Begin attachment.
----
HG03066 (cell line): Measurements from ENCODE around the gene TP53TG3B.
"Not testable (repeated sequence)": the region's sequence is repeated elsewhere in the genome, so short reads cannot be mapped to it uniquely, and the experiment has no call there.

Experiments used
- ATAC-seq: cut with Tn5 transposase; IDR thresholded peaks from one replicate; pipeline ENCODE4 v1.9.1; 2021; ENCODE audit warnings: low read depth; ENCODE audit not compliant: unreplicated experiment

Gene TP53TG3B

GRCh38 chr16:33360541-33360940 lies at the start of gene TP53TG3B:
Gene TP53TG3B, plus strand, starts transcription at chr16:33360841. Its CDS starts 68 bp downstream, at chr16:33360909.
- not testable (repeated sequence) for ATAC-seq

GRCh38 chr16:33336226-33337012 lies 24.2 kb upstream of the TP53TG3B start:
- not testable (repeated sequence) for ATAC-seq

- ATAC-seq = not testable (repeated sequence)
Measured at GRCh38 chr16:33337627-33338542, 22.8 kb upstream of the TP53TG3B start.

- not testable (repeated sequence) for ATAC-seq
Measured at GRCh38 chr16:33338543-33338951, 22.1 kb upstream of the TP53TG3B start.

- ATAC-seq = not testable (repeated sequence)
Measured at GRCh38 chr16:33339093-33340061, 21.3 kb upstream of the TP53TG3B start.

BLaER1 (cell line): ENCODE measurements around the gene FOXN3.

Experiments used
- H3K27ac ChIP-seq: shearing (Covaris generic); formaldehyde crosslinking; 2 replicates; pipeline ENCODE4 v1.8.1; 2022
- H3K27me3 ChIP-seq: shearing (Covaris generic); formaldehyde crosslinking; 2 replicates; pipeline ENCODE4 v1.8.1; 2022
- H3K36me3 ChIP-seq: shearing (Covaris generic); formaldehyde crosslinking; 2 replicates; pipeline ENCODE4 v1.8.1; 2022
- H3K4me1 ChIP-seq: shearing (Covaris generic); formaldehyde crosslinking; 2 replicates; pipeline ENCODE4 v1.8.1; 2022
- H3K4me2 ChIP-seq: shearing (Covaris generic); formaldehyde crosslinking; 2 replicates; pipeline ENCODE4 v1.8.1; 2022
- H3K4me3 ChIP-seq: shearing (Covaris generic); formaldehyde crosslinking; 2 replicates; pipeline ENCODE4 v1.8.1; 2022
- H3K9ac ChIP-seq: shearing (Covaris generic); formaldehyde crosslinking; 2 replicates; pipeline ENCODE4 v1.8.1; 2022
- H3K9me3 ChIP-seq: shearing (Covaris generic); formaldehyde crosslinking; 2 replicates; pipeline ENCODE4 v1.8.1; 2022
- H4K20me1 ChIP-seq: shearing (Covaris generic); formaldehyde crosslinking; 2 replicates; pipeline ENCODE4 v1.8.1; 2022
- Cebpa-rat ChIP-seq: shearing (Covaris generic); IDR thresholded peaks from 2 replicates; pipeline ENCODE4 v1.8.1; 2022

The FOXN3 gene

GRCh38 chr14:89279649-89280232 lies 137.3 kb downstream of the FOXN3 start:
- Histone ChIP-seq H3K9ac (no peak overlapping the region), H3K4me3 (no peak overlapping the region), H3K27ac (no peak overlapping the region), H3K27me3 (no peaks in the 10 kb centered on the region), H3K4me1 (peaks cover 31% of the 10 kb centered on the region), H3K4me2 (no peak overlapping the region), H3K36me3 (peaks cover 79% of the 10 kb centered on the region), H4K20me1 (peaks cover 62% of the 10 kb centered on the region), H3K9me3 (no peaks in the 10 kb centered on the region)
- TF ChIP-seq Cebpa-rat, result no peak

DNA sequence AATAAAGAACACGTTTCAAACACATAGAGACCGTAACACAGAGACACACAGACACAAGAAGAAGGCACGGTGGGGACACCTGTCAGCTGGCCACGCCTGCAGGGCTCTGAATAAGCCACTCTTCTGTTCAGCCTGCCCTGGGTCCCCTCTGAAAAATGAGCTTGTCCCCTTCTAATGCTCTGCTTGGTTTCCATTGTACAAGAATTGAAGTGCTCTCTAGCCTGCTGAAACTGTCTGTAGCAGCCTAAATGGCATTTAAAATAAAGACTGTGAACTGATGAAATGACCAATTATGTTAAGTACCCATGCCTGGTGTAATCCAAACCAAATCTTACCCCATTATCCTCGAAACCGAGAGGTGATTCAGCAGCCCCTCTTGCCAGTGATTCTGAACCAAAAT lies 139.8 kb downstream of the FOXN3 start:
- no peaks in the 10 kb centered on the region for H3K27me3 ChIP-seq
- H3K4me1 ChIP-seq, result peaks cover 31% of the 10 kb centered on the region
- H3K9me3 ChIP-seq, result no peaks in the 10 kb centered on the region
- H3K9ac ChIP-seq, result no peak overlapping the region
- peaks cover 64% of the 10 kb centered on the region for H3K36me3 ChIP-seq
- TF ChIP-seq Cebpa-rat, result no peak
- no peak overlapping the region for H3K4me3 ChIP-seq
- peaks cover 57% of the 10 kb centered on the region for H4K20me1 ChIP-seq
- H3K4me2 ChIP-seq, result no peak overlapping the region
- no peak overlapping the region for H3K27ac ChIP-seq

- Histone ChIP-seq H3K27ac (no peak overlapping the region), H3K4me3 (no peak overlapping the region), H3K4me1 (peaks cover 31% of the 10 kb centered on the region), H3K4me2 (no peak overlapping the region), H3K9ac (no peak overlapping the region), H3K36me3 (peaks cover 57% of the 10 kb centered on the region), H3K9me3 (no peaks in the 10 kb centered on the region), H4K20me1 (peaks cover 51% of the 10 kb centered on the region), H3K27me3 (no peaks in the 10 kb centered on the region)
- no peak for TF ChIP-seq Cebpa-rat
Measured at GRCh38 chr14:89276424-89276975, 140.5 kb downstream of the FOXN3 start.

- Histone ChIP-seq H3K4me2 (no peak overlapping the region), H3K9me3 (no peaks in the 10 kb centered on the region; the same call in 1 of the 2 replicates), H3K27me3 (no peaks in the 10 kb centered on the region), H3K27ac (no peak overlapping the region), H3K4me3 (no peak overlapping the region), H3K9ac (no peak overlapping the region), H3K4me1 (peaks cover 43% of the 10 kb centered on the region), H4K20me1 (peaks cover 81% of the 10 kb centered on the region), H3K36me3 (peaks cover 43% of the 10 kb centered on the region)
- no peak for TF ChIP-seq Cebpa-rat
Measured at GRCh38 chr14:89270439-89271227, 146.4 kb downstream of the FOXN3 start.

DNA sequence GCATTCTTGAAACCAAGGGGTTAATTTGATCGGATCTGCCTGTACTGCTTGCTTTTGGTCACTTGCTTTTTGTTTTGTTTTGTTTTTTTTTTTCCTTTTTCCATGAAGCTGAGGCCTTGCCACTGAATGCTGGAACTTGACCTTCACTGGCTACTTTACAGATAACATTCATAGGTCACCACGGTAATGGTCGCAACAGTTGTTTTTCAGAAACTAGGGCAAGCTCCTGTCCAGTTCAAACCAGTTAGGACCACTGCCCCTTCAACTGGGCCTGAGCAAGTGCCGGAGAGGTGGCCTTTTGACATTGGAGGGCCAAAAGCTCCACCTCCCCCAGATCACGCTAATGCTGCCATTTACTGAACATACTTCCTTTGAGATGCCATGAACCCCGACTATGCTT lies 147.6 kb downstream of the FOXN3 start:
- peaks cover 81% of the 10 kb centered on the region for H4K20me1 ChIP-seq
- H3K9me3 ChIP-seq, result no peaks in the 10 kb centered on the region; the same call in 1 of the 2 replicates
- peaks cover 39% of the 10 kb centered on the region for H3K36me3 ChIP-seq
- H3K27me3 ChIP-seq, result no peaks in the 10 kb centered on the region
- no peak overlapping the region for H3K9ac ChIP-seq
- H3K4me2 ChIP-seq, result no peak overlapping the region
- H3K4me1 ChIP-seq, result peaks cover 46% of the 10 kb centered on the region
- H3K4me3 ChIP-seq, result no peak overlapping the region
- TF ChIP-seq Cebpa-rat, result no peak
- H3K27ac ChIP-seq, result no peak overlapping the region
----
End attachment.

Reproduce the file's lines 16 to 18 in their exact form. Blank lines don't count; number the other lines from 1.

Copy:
Measured at GRCh38 chr16:33339093-33340061, 21.3 kb upstream of the TP53TG3B start.

BLaER1 (cell line): ENCODE measurements around the gene FOXN3.

Experiments used